When Bill de Blasio became Mayor of New York a little over a year ago, many on the right predicted some kind of imminent disaster for the City. But not me. These things don't happen that fast. It takes a long time to undo the good work in public safety and (to a lesser degree) in budget control bequeathed to de Blasio by his two predecessors; and yet another long time for the incentive effects of bad policy to have noticeable impacts on the economy and success of the City.
So walking around the streets of New York you won't notice that much has changed. In fact, there's something of a boomlet going on in housing construction, and job creation continues to be decent if not strong. Still, it's worthwhile making a few comments on de Blasio's recently-articulated housing and budget plans.
De Blasio continues to flog "affordable housing" as his signature initiative, supposedly to address the "tale of two cities" and income inequality -- although how construction of subsidized housing is supposed to alleviate income inequality is never actually spelled out. Here's what de Blasio had to say about housing on February 3 in his "State of the City" address:
[W]e are following through on a plan to build and preserve affordable housing on an unprecedented scale. We’ve committed to the construction of 80,000 new units of affordable housing by 2024. . . . Increasing the overall supply of housing is critical to serving New Yorkers at all income levels — and to assuring we can accommodate the work force who will continue to grow our economy. So we plan for the construction of 160,000 market rate units as well.
Let's put this in a little perspective. According to data from the NYC Comptroller's Office here, the number of housing units in New York City exceeds 3.2 million. De Blasio proposes 80,000 affordable units to be built over 10 years -- that's 8,000 per year, or 0.25% of current stock per year. Barely enough to notice. Except, as I have pointed out many times, we're talking about annual subsidies of something in the range of $50,000 to $100,000 per family for every family that gets in on the boondoggle. Plus, these families are then stuck in the apartment they get in their first draw, and remain as officially-designated second-class citizens for the rest of their lives.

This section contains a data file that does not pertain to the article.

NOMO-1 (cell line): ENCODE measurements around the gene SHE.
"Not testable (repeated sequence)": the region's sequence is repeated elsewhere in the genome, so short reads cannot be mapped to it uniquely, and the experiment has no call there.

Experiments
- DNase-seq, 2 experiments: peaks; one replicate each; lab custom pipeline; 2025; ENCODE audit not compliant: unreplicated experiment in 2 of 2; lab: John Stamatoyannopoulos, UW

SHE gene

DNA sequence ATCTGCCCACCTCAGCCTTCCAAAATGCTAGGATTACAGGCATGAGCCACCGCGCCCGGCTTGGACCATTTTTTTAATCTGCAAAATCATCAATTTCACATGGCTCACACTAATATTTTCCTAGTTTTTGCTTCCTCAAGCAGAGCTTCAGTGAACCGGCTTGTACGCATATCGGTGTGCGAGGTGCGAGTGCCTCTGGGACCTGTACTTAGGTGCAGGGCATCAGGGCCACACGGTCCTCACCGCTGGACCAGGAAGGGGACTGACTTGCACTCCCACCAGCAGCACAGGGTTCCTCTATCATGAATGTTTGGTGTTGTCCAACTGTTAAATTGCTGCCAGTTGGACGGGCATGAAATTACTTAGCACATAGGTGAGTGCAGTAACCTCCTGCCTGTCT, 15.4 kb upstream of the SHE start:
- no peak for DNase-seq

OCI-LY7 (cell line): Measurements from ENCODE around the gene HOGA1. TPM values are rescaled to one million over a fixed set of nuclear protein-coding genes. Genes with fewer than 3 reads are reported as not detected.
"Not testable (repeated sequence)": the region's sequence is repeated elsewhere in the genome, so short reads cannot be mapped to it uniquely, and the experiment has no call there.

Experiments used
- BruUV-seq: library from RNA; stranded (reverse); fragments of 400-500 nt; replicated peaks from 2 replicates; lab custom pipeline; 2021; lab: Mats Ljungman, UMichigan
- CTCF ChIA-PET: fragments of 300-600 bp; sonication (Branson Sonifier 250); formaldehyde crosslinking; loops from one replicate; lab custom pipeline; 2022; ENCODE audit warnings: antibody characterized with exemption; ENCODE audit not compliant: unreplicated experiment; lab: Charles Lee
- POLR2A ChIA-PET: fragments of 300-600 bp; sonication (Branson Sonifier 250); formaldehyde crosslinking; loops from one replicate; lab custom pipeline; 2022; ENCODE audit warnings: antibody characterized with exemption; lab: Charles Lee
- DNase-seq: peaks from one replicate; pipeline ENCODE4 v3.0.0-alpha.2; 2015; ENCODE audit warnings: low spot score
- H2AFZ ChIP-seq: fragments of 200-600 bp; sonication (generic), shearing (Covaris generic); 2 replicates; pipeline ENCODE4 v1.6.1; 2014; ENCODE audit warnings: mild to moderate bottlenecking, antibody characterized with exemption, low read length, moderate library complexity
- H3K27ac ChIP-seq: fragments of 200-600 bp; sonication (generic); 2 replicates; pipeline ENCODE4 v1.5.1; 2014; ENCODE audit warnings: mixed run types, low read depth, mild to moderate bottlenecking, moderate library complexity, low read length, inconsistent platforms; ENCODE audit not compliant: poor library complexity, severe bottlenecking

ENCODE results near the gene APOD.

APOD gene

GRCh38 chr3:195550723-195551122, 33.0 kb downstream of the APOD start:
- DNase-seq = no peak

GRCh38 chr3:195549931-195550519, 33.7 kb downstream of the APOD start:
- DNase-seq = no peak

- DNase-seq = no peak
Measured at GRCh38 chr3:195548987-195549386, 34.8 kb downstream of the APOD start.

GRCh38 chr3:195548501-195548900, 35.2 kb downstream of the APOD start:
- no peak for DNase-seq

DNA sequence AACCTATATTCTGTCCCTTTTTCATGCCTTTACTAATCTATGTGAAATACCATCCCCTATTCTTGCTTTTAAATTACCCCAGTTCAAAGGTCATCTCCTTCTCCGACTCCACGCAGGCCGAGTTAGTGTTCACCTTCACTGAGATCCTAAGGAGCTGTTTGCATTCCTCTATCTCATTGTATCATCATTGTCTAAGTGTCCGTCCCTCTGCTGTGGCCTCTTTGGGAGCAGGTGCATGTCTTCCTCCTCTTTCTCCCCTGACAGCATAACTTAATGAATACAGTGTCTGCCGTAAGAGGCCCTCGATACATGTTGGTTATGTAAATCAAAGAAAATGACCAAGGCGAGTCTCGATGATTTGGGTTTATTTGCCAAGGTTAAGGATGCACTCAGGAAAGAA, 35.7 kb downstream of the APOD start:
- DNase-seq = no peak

And how about that 160,000 units of market rate housing? De Blasio gives no indication of where he came up with that one, or what if anything his initiatives will have to do with it. Does it sound like a lot? Actually, it's pitiful -- It's over 10 years, so about 0.5% of current stock per year. Those familiar with New York housing history know that in the decade of the 1920s New York built over 800,000 units of housing. That's 80,000 per year, five times the pace suggested by de Blasio, and in a city just over half the size (although rapidly growing). And that was without any of the subsidies, tax breaks, rent regulation, landmarking and any of the other crazy quilt of restrictions and incentives we deal with today.
Well, how about pensions? As with last year's speech by de Blasio, I can't find a mention of the subject. In his February 2015 Financial Plan, if you make it all the way to page 44, you'll find a chart that projects total pension expense for the City for the years 2015 through 2019 at basically a flat $8.5 billion per year. No explanation of how they come up with that, although they do say that future contributions have been somewhat reduced due to the good stock market returns of 2014. Over at the site for the New York City actuary, I can't find anything to back up these numbers. Are they paying any attention at all? I don't have any reason to think they are. But again, these things play out over a very long time horizon.